Now you see it, now you don't: A&W Designer of the Year 2011 Tokujin Yoshioka's dry-ice-filled exhibition at the Cologne Kunstverein was an homage to his ongoing concerns with transparency and lightness
Tokujin Yoshioka A&W Designer of the Year 2011 show at the Cologne Kunstverein
In stark contrast to Mike Meiré's backroom was Tokujin Yoshioka's light-filled exhibition at the Cologne Kunstverein, which, marking the Japanese designer's winning of the coveted title of A&W Designer of the Year 2011, foregrounded his long-held fascination with transparency and lightness. Replete with ethereal dry ice, the space, with its glazing on both sides and back-lit wall panels, underpinned the visual levity of the work on show: chairs and objects designed over the last ten year's of Yoshioka's career that, either through their form or material, occupy a liminal position between being there and gesturing towards a denial of their presence.
Northern lights: Artek's 75th anniversary installation at the showroom of Cologne-based design label DROOM reflected the clarity und quiet confidence of the respected Finnish brand
Artek 75th Anniversary Installation at DROOM
If we look as great as Artek does at 75, we'll be doing well. The Finnish design brand, with its impeccable modernist credentials, having been co-founded in 1935 by design legend Alvar Aalto, has stayed the course, treading a fine line between respecting its heritage and take an innovative approach to its products. Its emphasis on function and a paired-down aesthetic means that, for once, the application of epithet 'timeless' is a meaningful one. Artek's anniversary installation of classic pieces at the Cologne-based design label DROOM's showroom in the city's Belgian Quarter echoed the company's design values – visually clean and confident, without being overstated.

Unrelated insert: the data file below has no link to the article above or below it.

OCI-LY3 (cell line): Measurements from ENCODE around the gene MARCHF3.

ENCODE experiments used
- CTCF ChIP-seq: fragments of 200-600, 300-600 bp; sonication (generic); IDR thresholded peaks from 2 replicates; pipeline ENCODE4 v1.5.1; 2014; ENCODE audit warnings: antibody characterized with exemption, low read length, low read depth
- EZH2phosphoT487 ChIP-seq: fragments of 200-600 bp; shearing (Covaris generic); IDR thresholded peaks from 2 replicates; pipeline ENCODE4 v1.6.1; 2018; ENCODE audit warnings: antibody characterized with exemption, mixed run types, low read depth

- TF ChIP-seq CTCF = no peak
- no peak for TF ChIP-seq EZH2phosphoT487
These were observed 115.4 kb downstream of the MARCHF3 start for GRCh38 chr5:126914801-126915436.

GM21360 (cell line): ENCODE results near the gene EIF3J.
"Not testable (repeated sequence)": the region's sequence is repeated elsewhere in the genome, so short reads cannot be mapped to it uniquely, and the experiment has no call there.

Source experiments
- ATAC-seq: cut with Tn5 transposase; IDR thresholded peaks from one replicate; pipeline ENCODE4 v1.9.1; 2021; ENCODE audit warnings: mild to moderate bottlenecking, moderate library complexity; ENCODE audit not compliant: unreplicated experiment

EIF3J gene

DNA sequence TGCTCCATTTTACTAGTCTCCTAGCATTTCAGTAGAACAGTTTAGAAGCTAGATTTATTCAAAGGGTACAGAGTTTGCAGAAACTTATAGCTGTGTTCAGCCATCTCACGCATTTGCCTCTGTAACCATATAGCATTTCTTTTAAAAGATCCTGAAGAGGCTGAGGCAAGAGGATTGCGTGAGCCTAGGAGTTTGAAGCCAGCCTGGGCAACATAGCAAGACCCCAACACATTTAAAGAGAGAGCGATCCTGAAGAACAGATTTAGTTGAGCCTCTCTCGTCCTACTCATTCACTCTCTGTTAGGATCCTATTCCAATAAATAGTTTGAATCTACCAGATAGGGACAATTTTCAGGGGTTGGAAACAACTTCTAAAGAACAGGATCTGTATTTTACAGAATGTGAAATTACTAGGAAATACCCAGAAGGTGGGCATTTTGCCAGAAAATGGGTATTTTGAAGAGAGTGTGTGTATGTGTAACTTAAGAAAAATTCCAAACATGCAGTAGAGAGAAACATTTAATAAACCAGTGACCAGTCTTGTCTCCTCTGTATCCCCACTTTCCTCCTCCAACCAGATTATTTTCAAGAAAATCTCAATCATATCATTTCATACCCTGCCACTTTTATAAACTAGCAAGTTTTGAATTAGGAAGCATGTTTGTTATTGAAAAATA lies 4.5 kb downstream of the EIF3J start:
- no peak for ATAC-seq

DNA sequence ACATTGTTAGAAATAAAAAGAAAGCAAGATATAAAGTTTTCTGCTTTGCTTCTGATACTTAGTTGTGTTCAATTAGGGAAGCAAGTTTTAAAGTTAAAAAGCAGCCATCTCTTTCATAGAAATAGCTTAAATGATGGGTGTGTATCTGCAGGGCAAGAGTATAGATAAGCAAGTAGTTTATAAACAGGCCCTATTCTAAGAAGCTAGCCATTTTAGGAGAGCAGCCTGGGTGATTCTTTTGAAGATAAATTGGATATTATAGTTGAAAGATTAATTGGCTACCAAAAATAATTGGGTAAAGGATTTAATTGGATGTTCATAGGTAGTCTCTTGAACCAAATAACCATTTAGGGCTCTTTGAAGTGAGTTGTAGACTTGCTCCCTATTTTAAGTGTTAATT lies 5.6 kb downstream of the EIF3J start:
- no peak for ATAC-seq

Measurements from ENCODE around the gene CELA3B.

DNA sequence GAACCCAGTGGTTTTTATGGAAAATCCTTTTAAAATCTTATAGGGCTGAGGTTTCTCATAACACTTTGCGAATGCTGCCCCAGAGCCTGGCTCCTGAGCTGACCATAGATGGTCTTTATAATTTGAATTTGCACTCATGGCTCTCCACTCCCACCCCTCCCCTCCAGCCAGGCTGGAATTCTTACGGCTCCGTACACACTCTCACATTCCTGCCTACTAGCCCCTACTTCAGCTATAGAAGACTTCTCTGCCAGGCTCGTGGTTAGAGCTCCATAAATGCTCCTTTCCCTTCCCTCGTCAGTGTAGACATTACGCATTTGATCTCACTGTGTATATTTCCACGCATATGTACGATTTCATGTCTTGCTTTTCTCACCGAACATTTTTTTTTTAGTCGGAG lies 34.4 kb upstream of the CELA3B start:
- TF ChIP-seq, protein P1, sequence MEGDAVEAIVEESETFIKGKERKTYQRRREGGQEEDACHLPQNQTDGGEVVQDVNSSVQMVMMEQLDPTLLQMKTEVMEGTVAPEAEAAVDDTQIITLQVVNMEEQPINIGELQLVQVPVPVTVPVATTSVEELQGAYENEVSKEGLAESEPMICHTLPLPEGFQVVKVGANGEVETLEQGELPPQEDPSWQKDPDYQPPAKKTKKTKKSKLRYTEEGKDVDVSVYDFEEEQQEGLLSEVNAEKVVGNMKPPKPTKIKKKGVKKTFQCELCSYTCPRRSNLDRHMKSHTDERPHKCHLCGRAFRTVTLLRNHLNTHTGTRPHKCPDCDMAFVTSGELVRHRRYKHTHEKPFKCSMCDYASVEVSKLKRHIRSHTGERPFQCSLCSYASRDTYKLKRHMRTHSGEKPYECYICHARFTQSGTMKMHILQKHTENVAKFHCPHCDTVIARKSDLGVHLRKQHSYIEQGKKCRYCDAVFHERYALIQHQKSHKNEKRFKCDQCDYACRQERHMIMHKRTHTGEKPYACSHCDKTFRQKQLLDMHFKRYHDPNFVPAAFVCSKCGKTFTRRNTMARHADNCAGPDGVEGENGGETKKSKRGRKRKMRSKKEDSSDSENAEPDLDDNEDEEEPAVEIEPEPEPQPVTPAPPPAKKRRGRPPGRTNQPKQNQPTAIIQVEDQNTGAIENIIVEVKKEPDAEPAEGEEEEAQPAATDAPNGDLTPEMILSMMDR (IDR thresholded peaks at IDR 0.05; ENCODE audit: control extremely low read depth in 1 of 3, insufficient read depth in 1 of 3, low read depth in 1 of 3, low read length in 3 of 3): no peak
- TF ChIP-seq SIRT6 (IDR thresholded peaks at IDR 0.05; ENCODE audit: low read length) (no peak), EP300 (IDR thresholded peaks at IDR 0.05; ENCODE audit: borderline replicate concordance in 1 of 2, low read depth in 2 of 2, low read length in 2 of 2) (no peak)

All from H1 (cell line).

The smell of promise: the third edition of the Designers Fair was held in Ehrenfeld in the old 4711 eau de cologne building; photo Bozica Babic
2D/3D: PSA Scherer's 'Aluminium Chair' is constituted from a folded two-dimensional metal sheet (shown at the Designers Fair 2011); photo Heimatdesign
Designers Fair 2011 at the Barthonia Forum
Cologne. If the city's name doesn't make you think of Kölsch beer or carnival, then it might be the classic 4711 eau de cologne that comes to mind. The Designers Fair 2011 (no apostrophe) took place this year in the company's old building in the Ehrenfeld district of the city, lending, as it has in its previous two annual editions, young independent designers a platform to showcase their work. We particularly liked design collective JASD's (Jan Weber, Agnes Morguet, Stefan Zickert and Daniel Stoller) concrete and stone offerings, PSA Scherer's highly graphic 'Aluminium Chair', Stadtnomaden's formally reduced, flexible furniture collection and Pepe Heykoop's leather lampshades. Ah, the sweet smell of young design.
Many hands make lights work: Pepe Heykoop's leather lampshade (above) and JASD member Daniel Stoller's pendant light made out of natural stone (below) at the Designers Fair 2011; photos Heimatdesign
Read Architonic's interview with Tokujin Yoshioka in Cologne
Find out what Ronan Bouroullec had to say at this year's imm cologne
Read about this year's [D3] Design Contest for young designers at Cologne on Architonic